Friday, September 22, 2006

If You Smelt It You Dealt It

I am heading up the stairs to the opening of the show ‘Silent but Violent’, I am at the The Empire on Wadeson Street, the show is called ‘Silent but Violent’ it is child slang for fart, guff, trump etc., heh heh heh.

So as you can guess I am armed on this Thursday night with the awareness that I may need to be on my guard for some pranks or certainly prankish art. At the top of the stairs I pass the gallery office, I peer in, why is the door open?, the room looks plush, in the semi industrial wasteland of this side of North East London it looks incongruous. The office has a big Manhattenesque cityscape poster on the back wall, there is an eighties-retro-yuppie feel to the room, all red and purple-nightclub-flock wallpapered- shag pad-live work style. The title of my next interiors book that will make me rich will be ‘Manhattenesque Eighties Retro Yuppie Red Purple Nightclub Flock Wallpapered Shag Pad Live Work Style - Offices’. I cant decide if this office has been commandeered by an artist participating in the show with this as an installation or the office holder has a sense of irony and a real eye for playful fun workspaces, either way I like it, its cool.
Further into the main space I stroll around waiting for my eyes to be grabbed, tonight I feel it’s a struggle, something feels a little unsettling, the office experience, although fun and cool has left me slightly skewed. There is a temporary bar for the opening manned by a guy in ill-fitting evening wear, is this for real?, A youngish guy strolls past me with a self centred smirk, he has a mullet and leather bomber jacket two sizes too small. Concentrate you fool! I tell myself.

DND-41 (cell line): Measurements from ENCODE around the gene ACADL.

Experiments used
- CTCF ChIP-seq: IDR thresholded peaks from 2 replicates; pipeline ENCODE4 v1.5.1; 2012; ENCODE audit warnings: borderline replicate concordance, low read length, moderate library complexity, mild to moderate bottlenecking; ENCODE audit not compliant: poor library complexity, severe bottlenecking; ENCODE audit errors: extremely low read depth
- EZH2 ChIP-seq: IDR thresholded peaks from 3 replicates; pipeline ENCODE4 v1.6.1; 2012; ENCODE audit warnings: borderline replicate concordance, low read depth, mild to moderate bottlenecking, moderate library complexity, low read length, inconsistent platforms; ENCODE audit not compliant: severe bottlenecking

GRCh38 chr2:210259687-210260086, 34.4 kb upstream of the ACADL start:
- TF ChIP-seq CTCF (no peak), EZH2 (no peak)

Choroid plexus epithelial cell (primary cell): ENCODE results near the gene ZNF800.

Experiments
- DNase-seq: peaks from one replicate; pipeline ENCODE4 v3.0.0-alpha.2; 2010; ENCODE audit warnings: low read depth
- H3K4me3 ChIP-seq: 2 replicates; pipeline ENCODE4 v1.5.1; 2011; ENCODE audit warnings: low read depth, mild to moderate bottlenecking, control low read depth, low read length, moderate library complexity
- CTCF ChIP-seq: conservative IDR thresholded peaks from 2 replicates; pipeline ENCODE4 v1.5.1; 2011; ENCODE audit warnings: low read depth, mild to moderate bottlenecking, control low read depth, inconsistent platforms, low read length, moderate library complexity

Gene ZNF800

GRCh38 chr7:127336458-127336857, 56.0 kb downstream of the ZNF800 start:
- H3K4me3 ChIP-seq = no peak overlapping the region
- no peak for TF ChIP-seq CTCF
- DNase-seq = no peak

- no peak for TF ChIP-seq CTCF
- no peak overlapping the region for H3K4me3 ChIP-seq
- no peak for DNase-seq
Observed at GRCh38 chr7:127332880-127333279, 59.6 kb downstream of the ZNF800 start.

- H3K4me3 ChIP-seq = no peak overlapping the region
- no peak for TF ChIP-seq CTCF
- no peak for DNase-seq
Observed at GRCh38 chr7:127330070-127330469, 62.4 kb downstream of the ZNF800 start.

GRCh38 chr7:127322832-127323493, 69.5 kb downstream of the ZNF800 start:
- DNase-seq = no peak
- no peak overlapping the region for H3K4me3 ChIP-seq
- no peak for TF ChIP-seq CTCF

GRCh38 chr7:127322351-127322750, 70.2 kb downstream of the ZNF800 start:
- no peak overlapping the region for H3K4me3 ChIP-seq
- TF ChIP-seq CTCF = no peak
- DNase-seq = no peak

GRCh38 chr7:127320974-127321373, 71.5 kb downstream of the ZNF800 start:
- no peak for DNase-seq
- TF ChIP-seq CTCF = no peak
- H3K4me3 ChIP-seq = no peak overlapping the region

The work is deemed to be about absurdity according to the press release, I am baffled the work leaves me cold and the healthy turnout of people visiting the opening is distracting me. Good for them though, they appear to be enjoying themselves, many people are purring about the work , some appear to be the mums and dads of the artists, occasionally there seems to be a potential buyer checking out prices and looking intently at a target artwork. Yes, look at the work, you fool, says my inner voice whilst momentarily breaking from its usual humming of the tuneless blues that normally plays in my head. A clunking, clanking kinetic absurd machine is clanking and clunking in a corner of the large gallery, more distraction, it’s bloody hard work this absurdity I can tell you.
I look at a tree, a bit of nature separated from its environment and adorned with tiny doodled paper and pencil drawings, I am not sure what to think. On the wall a few feet away is a drawing by the same artist, Joseph Richards, it is of a group of fantasy creatures in an elliptical zone, they appear to be ambling around in a splodgy alien styled manner, one eyed critters, pumpkins, trees that drip gloop and jellyfish walk around in something that looks like a dazed slow dance or melancholic chanting ritual, I cant vouch for any of these with certainty but whatever their state they don’t appear particularly happy.